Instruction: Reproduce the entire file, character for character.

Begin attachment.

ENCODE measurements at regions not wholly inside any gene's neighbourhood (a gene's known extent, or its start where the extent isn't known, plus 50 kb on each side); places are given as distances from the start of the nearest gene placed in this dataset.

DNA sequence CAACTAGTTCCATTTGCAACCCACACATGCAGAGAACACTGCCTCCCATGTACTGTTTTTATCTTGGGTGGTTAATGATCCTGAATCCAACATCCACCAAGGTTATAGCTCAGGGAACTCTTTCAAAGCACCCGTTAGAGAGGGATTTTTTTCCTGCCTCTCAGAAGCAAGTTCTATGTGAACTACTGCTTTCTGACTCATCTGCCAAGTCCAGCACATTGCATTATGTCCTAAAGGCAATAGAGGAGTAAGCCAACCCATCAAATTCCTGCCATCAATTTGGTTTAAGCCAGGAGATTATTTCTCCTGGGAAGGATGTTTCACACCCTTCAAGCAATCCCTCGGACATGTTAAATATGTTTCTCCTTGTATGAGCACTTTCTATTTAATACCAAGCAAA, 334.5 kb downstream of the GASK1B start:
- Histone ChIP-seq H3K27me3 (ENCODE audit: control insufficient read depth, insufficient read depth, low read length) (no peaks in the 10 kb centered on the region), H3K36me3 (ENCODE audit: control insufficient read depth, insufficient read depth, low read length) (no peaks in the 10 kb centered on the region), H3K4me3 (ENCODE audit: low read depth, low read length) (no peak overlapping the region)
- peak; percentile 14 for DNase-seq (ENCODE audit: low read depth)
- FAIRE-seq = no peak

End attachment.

ENCODE measurements at regions not wholly inside any gene's neighbourhood (a gene's known extent, or its start where the extent isn't known, plus 50 kb on each side); places are given as distances from the start of the nearest gene placed in this dataset.

DNA sequence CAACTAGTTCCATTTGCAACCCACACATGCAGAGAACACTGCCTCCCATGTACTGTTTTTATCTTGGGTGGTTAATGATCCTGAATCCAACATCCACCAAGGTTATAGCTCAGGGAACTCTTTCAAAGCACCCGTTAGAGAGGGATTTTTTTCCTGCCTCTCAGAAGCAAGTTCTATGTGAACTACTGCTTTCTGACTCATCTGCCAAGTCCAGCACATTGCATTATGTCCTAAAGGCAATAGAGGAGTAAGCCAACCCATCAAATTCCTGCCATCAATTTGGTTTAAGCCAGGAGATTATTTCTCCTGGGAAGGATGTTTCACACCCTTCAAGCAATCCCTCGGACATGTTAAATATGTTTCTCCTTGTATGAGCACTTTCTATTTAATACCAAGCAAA, 334.5 kb downstream of the GASK1B start:
- Histone ChIP-seq H3K27me3 (ENCODE audit: control insufficient read depth, insufficient read depth, low read length) (no peaks in the 10 kb centered on the region), H3K36me3 (ENCODE audit: control insufficient read depth, insufficient read depth, low read length) (no peaks in the 10 kb centered on the region), H3K4me3 (ENCODE audit: low read depth, low read length) (no peak overlapping the region)
- peak; percentile 14 for DNase-seq (ENCODE audit: low read depth)
- FAIRE-seq = no peak